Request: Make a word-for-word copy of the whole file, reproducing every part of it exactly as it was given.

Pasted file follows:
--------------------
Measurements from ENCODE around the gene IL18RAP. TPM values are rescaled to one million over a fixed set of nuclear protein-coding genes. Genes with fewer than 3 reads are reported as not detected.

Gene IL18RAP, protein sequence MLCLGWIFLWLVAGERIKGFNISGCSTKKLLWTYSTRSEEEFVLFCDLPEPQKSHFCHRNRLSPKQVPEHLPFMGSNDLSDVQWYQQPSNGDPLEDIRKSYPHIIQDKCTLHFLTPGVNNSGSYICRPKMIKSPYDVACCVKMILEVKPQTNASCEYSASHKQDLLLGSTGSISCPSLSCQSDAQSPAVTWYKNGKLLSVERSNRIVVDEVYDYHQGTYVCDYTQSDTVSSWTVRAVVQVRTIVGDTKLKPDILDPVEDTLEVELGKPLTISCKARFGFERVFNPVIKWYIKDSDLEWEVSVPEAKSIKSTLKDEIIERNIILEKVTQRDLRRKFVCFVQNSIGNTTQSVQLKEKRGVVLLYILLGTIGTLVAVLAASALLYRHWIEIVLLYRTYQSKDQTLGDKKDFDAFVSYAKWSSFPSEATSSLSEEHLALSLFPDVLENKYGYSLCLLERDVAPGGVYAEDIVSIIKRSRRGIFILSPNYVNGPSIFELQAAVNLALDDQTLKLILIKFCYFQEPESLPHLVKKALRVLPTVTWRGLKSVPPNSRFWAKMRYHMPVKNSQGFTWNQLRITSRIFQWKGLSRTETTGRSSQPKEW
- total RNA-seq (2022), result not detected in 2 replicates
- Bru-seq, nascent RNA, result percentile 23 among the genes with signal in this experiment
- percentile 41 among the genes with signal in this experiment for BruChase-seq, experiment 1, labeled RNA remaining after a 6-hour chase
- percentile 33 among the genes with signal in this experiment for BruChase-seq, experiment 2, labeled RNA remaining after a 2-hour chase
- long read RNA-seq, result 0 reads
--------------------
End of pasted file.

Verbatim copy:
Measurements from ENCODE around the gene IL18RAP. TPM values are rescaled to one million over a fixed set of nuclear protein-coding genes. Genes with fewer than 3 reads are reported as not detected.

Gene IL18RAP, protein sequence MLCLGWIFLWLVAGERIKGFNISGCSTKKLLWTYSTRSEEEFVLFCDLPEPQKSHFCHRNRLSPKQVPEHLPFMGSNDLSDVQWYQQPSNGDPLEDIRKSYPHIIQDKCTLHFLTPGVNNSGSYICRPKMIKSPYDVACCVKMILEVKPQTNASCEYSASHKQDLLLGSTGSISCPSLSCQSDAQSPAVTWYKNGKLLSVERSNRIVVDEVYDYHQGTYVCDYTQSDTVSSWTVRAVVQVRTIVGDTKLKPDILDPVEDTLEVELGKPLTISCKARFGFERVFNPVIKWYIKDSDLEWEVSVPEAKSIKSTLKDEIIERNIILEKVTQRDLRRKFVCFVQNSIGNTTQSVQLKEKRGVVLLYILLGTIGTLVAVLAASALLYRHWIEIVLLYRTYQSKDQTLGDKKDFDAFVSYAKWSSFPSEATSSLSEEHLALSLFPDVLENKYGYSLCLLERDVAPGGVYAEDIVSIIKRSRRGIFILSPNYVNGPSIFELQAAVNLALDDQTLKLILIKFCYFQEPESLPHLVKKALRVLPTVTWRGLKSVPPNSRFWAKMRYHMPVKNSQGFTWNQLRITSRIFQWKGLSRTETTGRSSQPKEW
- total RNA-seq (2022), result not detected in 2 replicates
- Bru-seq, nascent RNA, result percentile 23 among the genes with signal in this experiment
- percentile 41 among the genes with signal in this experiment for BruChase-seq, experiment 1, labeled RNA remaining after a 6-hour chase
- percentile 33 among the genes with signal in this experiment for BruChase-seq, experiment 2, labeled RNA remaining after a 2-hour chase
- long read RNA-seq, result 0 reads